Staying alive after migrating to the cloud
- 11 August, 2011 10:00
Multi-tenant cloud providers might promise greater resiliency, ‘five nines’ uptime and better security than some in-house managed infrastructure, but organisations would be wise not to assume the provider has covered all bases.
US movie streaming service Netflix, which began migrating its data centre to Amazon’s EC2 cloud in 2009, has gone well beyond Amazon’s dashboard to better understand the risks it faces.
Wanting to discover what would happen in the event of various disasters, the company has created a dozen automation tools it calls Monkeys to simulate chaos in the cloud and show what would happen to variously dependent systems in the event of “once in a blue moon” failures.
Latency Monkey, for example, simulates service degradation, Conformity Monkey finds and ousts sub-optimal instances, and Janitor Monkey hunts for wasted resources, while Security Monkey checks SSL and DRM certificates are valid and whether security violations or vulnerabilities exist.
The biggest 'monkey' is of course Chaos Gorilla, a rendition of its predecessor, Chaos Monkey. Like the gorilla name suggests, it simulates an outage of an entire Amazon availability zone to test whether Netflix can shift resources to another functioning zone without disrupting services.
The company claims that the Monkeys gave it an “almost free” set of tools to automate resilience and security testing, but its efforts highlight some of the additional investments that could be required by moving infrastructure to the cloud.
And its efforts still could not prevent a two hour disruption of services this week. Netflix advised customers between August 9 and 10 that it was experiencing problems with its streaming service, which came a day after an Amazon EC2 zone suffered “connectivity issues” North America.
Carlo Minassian, chief executive officer of Australian network security specialist Earthwave was impressed with Netflix’s automation tools since it allowed the company to take AWS cloud performance measurements in its own hands and challenge assumptions about cloud provider reliability.
“Most organisations will assume their cloud provider has security covered,” he told CSO.com.au.
“After all, doesn’t the five 9’s mean close to no downtime at all? Doesn’t that mean next to no hardware problems and no security breaches? Does your cloud provider define how they measure uptime or availability?
Although the two mean separate things for the customer, vendors often "carelessly" interchange them.
"Uptime is a measure of whether the service is actually running; availability is a measure of whether the service is running and accessible," explained Minassian.
“There are a few among us who may have suffered an outage or two on the services offered by their cloud providers.”
Page BreakDespite the mystique around cloud computing, when it comes to security, cloud infrastructure faces the exact same risks that in-house or hosted infrastructure face, according to Drazen Drazic, managing director of penetration testing firm, Securus Global.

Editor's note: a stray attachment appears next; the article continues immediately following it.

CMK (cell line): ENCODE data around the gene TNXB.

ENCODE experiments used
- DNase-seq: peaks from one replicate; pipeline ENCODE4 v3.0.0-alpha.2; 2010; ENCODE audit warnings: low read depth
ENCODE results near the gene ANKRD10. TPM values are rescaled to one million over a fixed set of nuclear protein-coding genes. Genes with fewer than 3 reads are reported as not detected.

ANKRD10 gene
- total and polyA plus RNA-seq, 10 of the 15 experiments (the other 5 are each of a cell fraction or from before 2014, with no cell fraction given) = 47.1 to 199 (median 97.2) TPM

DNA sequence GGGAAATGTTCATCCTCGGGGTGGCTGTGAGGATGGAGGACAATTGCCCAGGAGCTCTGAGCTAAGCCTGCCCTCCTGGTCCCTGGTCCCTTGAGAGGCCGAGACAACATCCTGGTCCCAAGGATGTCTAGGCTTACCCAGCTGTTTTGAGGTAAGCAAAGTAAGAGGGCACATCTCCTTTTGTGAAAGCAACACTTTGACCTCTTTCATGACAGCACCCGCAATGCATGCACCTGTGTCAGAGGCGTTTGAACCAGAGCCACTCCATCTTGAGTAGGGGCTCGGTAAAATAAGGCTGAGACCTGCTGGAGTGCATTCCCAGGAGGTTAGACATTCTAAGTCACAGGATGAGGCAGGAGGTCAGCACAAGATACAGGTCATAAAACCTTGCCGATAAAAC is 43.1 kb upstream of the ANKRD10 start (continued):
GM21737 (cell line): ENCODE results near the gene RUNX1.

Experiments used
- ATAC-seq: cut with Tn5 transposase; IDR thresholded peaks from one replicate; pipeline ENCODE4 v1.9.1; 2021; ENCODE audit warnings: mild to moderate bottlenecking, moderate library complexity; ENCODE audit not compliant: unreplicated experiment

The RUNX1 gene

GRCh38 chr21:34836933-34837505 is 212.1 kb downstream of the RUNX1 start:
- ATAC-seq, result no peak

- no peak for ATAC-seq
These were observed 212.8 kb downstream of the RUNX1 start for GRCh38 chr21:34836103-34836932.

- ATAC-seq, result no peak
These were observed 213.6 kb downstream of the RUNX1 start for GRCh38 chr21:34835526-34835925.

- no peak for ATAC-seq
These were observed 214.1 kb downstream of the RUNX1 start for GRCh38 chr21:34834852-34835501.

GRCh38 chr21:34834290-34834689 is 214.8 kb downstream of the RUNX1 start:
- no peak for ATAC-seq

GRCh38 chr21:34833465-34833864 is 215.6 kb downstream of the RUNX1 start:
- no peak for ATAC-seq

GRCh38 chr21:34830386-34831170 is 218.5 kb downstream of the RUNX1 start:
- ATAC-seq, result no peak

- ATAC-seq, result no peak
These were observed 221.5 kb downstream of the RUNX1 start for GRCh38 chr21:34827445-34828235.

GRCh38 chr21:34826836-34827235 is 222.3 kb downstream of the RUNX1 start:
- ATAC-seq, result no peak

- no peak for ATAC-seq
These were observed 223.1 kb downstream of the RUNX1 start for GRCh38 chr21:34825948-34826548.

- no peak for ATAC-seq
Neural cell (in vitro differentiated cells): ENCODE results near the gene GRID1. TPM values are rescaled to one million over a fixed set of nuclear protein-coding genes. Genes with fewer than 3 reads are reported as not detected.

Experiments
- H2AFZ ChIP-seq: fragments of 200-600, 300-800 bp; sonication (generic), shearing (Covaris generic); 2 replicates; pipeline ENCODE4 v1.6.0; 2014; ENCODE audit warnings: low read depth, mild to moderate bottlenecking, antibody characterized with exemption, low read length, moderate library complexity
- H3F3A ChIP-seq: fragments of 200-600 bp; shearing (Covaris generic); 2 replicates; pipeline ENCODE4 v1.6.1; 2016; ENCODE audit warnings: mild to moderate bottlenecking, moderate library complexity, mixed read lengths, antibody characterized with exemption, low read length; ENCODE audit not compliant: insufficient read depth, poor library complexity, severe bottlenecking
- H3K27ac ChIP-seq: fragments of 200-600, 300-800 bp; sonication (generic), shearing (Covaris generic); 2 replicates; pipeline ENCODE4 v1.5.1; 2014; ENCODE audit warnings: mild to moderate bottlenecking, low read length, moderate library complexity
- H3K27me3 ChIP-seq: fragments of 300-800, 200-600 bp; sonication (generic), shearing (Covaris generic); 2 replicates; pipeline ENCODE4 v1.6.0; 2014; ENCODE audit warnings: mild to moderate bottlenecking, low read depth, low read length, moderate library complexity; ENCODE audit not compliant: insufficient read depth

“The technologies are the same, just adapted differently somewhat – so essentially you get the same issues as you would with any standard security review/penetration testing,” he told CSO.com.au.
Potential weak points include security threats commonly overlooked in the enterprise such as web application vulnerabilities that lead to cross site scripting flaws and SQL injections. Cloud vendors too may have poorly configured or un-patched systems.
“But also, because of the nature of the cloud environments in many cases, the ability to jump out of your environment and see data from other clients. That’s always a scary thing,” said Drazic.
When Securus conducts a review of a cloud provider, its staff look for twelve pressure points that could fall to a motivated attacker, from the initial security breach to routes available to the attacker once inside. These include the ability to:
§ Gain unauthorised access to servers or devices
§ Access protected functionality without valid credentials
§ Bypass firewalls and access control devices
§ Modify and manipulating information.
§ Access another customers information and accounts
§ Access protected functionality without valid credentials
§ Perform unauthorised financial transactions, move funds and change payments.
§ Capture another user’s information
§ Hijack another user’s session
§ Obtain sensitive information
§ Brute-force services requiring authentication
§ Leverage compromised devices and services to pivot deeper
Sense of Security’s chief technology officer, Jason Edelstein, agreed that customers should be certain that their chosen provider clearly segments their networks from other customers.
“Otherwise you can open yourself up to puddle hopping attacks where one client behind the firewall gets hacked and then another customer is attacked sideways not afforded the protection of the firewall,” he said.
Of course, if a customer does not have penetration testers or for that matter an army of monkey simulators, there are security standards and audits that could help provide assurance that the ship is not a leaky one.
ISO 27001 and Payment Card Industry Data Security Standard (PCI DSS) were useful standards to indicate the trustworthiness of a cloud provider, said Edelstein.
Although a customer might not plan to house payment data in the cloud, PCI DSS is a good proxy for the provider’s ability to host non-payment systems to an acceptable level of security for most commercial operations, he added.
Finally, customers should also insist on the contract with the provider including a “right to audit” clause.
“[This] entitles the customer the right to audit the environment at any frequency, but recommended at least annually, at the client’s expense with any determined remedial activities for the service provider’s account,” said Edelstein.